Conserve Wildlife Blog

James Fiorentino returns to NYC with wildlife art exhibition at Salmagundi Club on April 4

March 28th, 2017

His sports art long celebrated at Baseball Hall of Fame and other venues, Fiorentino’s wildlife watercolor exhibition arrives in NYC with free reception

Nationally celebrated artist James Fiorentino has been celebrated for his iconic paintings of New York sports icons like Derek Jeter, Yogi Berra, and Odell Beckham, Jr. Now Mr. Fiorentino returns to New York City with a new muse for his prodigious talents – the vulnerable, oft-overlooked wildlife of the metropolitan area.

“Rare Wildlife Revealed: The James Fiorentino Traveling Art Exhibition” will make its New York City debut at the historic Salmagundi Club during the week of April 2-8, 2017. A free reception will be held on Tuesday, April 4 from 6-8 PM at the Salmagundi Art Club Patrons’ Gallery, located at 47 Fifth Ave, New York, NY 10003.

Offered by the nonprofit Conserve Wildlife Foundation, the exhibit is part of a three-year traveling exhibition around the northeastern United States that kicked off this past fall.

“In this bustling metropolitan area, it is all too easy to overlook the wildlife that shares our cities and suburbs – yet New York City is blessed with an inspiring ‘Noah’s Ark’ of rare wildlife,” says Conserve Wildlife Foundation Executive Director and wildlife author David Wheeler. “From peregrine falcons and bald eagles to diamondback terrapins and sea horses, New York is home to extraordinary wildlife that has found a way to adapt to life in the city. We are so grateful that James Fiorentino has placed his artistic focus on these species. His evocative watercolor portraits bring the wildlife to life on the canvas.”

Peregrine Falcon illustrated by James Fiorentino.

Mr. Fiorentino’s watercolor paintings depict some of the New York metropolitan area’s most endangered and vulnerable species. The April 4 reception will feature a number of wildlife biologists joining the artist in engaging visitors to the show about the diverse wildlife species that call New York City and surrounding areas home – many of which are featured in Mr. Fiorentino’s realistic portraits.

  • Little brown bats can be found in Central Park, while peregrine falcons and ospreys can be seen soaring over Jamaica Bay.
  • Piping plovers migrate to Rockaway Beach, while harbor seals sunbathe on Orchard Beach.
  • Humpback whales are spotted along the shoreline in Brooklyn and Queens, while box turtles can be found at Clay Pit Ponds on Staten Island.

Sales of the original paintings, limited edition digital prints, the exhibition book, and wildlife merchandise will benefit Conserve Wildlife Foundation.

“James Fiorentino’s artwork shows a mastery of technique with a creative flair to engage every viewer with an intimate perspective of wildlife,” says Salmagundi Club President Robert Pillsbury. “In addition, this artwork helps to further the progress in educating the public to the necessary conservation of our environment and its inhabitants. We are pleased to have him as a member of Salmagundi and to celebrate his exhibit Rare Wildlife Revealed.”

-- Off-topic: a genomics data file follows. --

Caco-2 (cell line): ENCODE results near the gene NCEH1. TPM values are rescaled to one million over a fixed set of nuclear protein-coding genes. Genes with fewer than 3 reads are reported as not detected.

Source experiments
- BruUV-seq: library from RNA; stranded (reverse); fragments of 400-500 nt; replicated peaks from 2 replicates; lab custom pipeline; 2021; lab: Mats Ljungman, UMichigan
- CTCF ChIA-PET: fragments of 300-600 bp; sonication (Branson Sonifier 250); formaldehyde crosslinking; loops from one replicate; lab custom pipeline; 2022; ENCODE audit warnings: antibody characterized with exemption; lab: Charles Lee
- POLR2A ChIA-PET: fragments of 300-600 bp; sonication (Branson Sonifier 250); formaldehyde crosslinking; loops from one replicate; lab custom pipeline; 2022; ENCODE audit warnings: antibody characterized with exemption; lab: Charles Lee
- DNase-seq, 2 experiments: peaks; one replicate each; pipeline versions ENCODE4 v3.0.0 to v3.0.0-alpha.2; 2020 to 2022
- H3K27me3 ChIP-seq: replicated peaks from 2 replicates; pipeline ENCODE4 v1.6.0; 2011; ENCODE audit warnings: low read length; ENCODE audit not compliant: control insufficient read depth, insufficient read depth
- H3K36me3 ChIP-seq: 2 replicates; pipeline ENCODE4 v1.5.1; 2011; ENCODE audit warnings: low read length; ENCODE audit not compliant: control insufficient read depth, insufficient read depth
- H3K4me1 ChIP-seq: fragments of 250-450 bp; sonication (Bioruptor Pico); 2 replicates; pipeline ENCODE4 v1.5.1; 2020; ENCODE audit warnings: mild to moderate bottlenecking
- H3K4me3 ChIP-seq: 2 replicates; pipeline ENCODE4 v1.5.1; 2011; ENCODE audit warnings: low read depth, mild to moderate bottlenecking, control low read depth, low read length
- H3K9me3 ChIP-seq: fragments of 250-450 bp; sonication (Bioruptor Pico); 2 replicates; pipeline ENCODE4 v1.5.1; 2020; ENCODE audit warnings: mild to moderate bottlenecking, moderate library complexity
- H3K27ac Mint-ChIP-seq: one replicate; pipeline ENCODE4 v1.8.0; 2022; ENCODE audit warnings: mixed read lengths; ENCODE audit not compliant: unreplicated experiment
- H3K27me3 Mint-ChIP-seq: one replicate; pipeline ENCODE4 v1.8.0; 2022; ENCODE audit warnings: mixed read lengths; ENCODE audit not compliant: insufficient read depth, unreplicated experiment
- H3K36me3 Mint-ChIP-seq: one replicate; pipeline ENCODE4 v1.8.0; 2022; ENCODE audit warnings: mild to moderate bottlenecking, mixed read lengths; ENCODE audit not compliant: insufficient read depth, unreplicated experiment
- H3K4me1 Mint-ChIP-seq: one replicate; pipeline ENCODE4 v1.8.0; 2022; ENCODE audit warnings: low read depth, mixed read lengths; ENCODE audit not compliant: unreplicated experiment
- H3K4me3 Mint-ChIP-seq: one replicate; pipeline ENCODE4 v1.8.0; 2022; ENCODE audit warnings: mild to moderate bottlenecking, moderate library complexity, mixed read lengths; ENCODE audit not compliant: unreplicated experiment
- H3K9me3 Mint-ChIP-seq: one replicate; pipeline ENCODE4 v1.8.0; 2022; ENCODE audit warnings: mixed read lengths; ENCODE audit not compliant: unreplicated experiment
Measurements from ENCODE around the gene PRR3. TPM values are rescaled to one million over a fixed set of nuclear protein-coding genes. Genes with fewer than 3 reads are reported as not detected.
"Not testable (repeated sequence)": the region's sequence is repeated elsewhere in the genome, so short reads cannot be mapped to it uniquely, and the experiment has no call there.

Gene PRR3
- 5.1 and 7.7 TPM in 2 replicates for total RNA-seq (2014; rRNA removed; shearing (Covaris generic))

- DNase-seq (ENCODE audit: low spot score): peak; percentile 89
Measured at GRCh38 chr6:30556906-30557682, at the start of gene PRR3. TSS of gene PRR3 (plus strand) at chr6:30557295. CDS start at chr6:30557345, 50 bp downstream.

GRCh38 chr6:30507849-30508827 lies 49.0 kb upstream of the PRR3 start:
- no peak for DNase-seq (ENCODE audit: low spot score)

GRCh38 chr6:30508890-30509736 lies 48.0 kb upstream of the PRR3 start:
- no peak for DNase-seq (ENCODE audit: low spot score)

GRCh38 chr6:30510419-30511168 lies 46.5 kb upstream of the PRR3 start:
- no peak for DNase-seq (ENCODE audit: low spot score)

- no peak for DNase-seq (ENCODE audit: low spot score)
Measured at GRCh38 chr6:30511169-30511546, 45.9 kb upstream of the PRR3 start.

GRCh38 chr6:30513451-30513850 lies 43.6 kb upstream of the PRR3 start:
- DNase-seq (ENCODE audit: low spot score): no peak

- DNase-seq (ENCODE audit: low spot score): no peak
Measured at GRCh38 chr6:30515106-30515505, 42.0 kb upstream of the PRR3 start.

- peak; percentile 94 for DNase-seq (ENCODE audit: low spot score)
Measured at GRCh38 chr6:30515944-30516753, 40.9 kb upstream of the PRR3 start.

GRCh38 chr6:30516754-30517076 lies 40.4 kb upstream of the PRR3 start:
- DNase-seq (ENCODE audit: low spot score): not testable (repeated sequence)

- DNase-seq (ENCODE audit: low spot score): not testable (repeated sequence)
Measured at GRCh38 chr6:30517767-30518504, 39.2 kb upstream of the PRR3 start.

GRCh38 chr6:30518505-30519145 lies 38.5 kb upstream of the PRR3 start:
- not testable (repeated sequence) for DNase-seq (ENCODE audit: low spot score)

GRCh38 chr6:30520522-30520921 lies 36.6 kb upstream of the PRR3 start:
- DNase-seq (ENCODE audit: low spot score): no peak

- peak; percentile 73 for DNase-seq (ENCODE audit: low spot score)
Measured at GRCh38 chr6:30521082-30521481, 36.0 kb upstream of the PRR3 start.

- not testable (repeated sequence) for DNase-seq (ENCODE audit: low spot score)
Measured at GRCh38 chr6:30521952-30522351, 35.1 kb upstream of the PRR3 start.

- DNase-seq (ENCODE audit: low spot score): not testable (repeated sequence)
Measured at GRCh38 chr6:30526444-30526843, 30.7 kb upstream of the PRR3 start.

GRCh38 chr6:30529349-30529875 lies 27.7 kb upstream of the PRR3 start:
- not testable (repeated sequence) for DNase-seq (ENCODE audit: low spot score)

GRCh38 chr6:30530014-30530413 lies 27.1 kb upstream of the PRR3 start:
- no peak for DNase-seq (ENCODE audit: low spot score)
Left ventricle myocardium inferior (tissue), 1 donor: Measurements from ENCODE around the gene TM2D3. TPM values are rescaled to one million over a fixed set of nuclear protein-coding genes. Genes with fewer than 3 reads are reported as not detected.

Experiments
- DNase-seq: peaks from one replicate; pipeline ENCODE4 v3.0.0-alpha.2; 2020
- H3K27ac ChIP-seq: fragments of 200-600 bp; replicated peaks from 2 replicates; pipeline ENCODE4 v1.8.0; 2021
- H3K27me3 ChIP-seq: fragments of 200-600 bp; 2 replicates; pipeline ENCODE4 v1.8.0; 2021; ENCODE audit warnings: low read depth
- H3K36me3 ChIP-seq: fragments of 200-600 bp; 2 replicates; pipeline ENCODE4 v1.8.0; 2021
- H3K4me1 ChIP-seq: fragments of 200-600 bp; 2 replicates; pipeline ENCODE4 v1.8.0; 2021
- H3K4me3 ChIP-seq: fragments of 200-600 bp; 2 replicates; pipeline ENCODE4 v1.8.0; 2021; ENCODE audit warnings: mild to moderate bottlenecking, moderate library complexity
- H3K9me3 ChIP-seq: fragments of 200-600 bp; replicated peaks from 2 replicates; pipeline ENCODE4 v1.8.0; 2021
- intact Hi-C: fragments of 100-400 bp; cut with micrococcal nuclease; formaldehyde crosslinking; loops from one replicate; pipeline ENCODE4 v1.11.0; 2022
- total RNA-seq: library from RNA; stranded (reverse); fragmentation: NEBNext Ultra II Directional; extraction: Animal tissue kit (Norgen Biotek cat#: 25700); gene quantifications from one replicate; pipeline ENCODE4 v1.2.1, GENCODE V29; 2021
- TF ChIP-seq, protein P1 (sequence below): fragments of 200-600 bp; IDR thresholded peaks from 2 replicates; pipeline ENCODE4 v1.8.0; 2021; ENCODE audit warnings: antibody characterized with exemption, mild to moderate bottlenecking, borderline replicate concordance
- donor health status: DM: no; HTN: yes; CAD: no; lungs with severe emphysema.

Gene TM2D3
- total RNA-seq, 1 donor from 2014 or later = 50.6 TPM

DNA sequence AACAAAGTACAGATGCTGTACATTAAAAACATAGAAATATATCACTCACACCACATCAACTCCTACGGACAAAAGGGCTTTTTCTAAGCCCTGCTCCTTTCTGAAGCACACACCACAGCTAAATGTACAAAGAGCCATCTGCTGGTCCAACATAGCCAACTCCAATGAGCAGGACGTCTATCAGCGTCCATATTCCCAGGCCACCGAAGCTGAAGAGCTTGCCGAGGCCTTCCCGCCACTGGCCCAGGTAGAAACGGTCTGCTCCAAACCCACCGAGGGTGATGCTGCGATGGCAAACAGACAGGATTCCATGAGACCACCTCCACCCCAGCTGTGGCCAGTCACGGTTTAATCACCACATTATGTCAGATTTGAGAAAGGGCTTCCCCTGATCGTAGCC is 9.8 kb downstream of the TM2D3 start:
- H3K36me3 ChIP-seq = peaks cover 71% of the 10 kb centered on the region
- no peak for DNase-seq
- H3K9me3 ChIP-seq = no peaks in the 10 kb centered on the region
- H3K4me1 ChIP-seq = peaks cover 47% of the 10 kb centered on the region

At 15, famed artist James Fiorentino became the youngest artist to be featured in the National Baseball Hall of Fame with paintings of baseball legends like Reggie Jackson, Cal Ripken Jr. and Ted Williams; his sports art has since graced national magazines and landed him in interviews with ABC World News Tonight and countless other news studios. Now 39, Fiorentino is pursuing another lifelong passion with a three-year traveling wildlife art exhibition in New Jersey and New York.

Former New Jersey Governor Thomas Kean wrote the foreword for the hardcover art book accompanying the exhibition.

“Renowned as one of the best sports artists in the country, Jim’s works hang in major museums,” says Governor Kean. “In recent years he has turned to wildlife. Jim has created an amazing body of work. Many of the creatures he paints are endangered, and Jim celebrates their uniqueness and beauty.”

Fiorentino started painting animals when he was 10, and he later became a trustee for the Raptor Trust in Millington, N.J. “We rehabilitate 4,000 wild birds a year and release about half that number,” says Fiorentino. “These wild birds have had a tremendous influence on me. I enjoy getting close to birds of prey, and it brought me back to nature art.” Before going back to his studio to paint the details, Fiorentino sketches the animals up close, sometimes holding them, taking in their details.

His two young sons enjoy being in nature, the oldest son joining his father to draw wildlife, especially butterflies—proving that humans, too, benefit from having wildlife in their midst. “I am awed by what we see in our own backyard: the (endangered) Eastern box turtle, great horned owl, pileated woodpeckers, foxes, hawks and butterflies,” says Fiorentino. “It’s an amazing backyard ecosystem.”

Outside view of the Salmagundi Club – the last surviving brownstone on lower Fifth Avenue and a historic landmark.


The Salmagundi Art Club Patrons’ Gallery is open Monday through Friday from 1 pm – 6 pm and Saturday, Sunday from 1 pm – 5 pm. For more information about the gallery, call 212-255-7740.

“James Fiorentino’s art helps to educate and engage viewers about the precipitous declines that many of these species have suffered and helps us bring attention to the very tangible steps that people can take to save and strengthen these wildlife populations,” says Wheeler.

Rare Wildlife Revealed: The James Fiorentino Traveling Art Exhibition is sponsored by Omni Distribution, LLC, Flying Fish Brewing Company, Merrill G. & Emita Hastings Foundation, Studio 7 Fine Art Gallery, and Somerset Patriots.



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